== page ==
$ 25B shopping event this weekend

$ 25B shopping event this weekend

When Singles Day started almost ten years ago, Alibaba, then fledgling e-commerce brand, did not really believe they were changing the face of trade in their nation.

Their own reports made their goals much more modest – they were just looking for a kind of marketing event to draw attention to Tmall, the new online marketplace. In China, Mobile almost never heard of it, and online shopping was little more than a blow to the radar. It was not an important part of public consciousness.

However, the company had the idea that perhaps a kind of trading event, such as Black Friday or Cyber ​​Monday, was just the thing to raise awareness of – specifically targeting Chinese consumers.

What led them to Singles Day – a "holiday" in China that was more than a joke among college students when Alibaba's current CEO, Daniel Zhang, stumbled across the concept in 2009. The Singles Day was an annual celebration on November 11th without a romantic partner.

It was, as Zhang realized, perfect for shopping.

"If people are still single, we can offer them a good choice and shop online. Then they will not feel alone, "Zhang said about the original idea of ​​Singles Day.

And although the first breakthrough was small – only 27 brands participated in the original celebration of the event – Alibaba knew they were looking for something that would grow.

Really big, as it turns out.

In fact, so great that even the Creator says he never imagined the size and scope that the Singles Day would eventually build. His greatest hope was to connect a slightly wider circle of Chinese consumers with the concept of e-commerce.

"I never expected that we could actually turn this day into a commercial day … for the entire society," Zhang told CNBC. "I think today it's more of a phenomenon."

A phenomenon that has grown bigger each year, but may be looking for some more choppy water in 2018.

A short history of Singles Day

The first slogan of Singles Day was as follows:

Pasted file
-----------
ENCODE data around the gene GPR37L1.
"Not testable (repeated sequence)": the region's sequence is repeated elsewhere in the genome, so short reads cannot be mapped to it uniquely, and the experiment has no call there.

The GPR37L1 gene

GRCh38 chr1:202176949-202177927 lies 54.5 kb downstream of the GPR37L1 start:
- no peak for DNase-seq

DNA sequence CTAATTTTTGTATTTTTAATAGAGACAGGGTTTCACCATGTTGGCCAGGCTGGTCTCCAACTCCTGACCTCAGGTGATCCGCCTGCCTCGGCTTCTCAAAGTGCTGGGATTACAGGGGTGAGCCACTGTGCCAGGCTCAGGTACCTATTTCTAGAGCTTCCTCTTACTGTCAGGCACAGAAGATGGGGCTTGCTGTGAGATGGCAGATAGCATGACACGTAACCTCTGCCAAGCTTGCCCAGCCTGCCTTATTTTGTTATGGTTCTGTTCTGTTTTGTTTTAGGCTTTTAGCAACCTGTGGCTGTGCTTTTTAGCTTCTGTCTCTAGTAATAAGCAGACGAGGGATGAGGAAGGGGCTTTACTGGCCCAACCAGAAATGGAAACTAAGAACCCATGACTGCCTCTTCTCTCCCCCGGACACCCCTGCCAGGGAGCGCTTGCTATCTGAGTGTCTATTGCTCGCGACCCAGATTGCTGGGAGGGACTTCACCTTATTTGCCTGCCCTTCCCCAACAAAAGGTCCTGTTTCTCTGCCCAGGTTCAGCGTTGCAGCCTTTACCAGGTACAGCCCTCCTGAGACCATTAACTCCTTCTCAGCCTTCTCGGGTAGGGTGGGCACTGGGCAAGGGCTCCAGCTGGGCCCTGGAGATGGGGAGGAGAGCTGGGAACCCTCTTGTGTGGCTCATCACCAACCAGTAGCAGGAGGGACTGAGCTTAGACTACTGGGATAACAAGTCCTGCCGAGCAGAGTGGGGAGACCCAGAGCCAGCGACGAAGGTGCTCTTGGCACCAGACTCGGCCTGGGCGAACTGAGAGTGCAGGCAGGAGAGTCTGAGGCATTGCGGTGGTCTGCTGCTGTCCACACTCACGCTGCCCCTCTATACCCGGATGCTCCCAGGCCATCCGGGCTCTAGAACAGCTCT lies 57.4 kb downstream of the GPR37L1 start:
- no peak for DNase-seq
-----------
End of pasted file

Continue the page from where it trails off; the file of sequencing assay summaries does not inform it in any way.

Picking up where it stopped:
"Even if you do not have a boyfriend or a girlfriend, you can at least shop like crazy."

(就算 没有 男女, 至少 我们 可以 疯狂 购物).

We are told that it is catchier in Chinese.

Alibaba has reportedly emphasized by emphasizing that singleity is a status celebrated with a treat rather than something to be ashamed of, actually creating a kind of party feeling that only a handful of Chinese consumers realize ten years ago.

The solemn atmosphere received a 50 percent discount on the handful of participating dealers who initially had to be involved in the event. Those who remained on board (many had dropped out of the market at the last minute after Alibaba) were ultimately glad they did, as some said they had a three-month turnover in a single day.

A star was born.

By 2010, Singles Day had grown into an annual event of $ 135 million, which had some logistical problems with demand. Some customers complained about the weeks and months of waiting for the ordered goods during the holidays – and there was speculation that the event would collapse under its own weight.

After much infrastructure development and new construction, especially in the field of logistics and payment, the Singles Day was back on track – and 2012, he was officially more revenue than the Cyber ​​Monday. Until 2014, it was bigger than Cyber ​​Monday and Black Friday.

At that time, it was also increasingly becoming a mobile shopping event fueling the upcoming rise of Alipay.

By 2015, Singles Day was bigger than Black Friday and Cyber ​​Monday together – and the celebration had gone from online to television, national broadcasting and the worldwide live stream.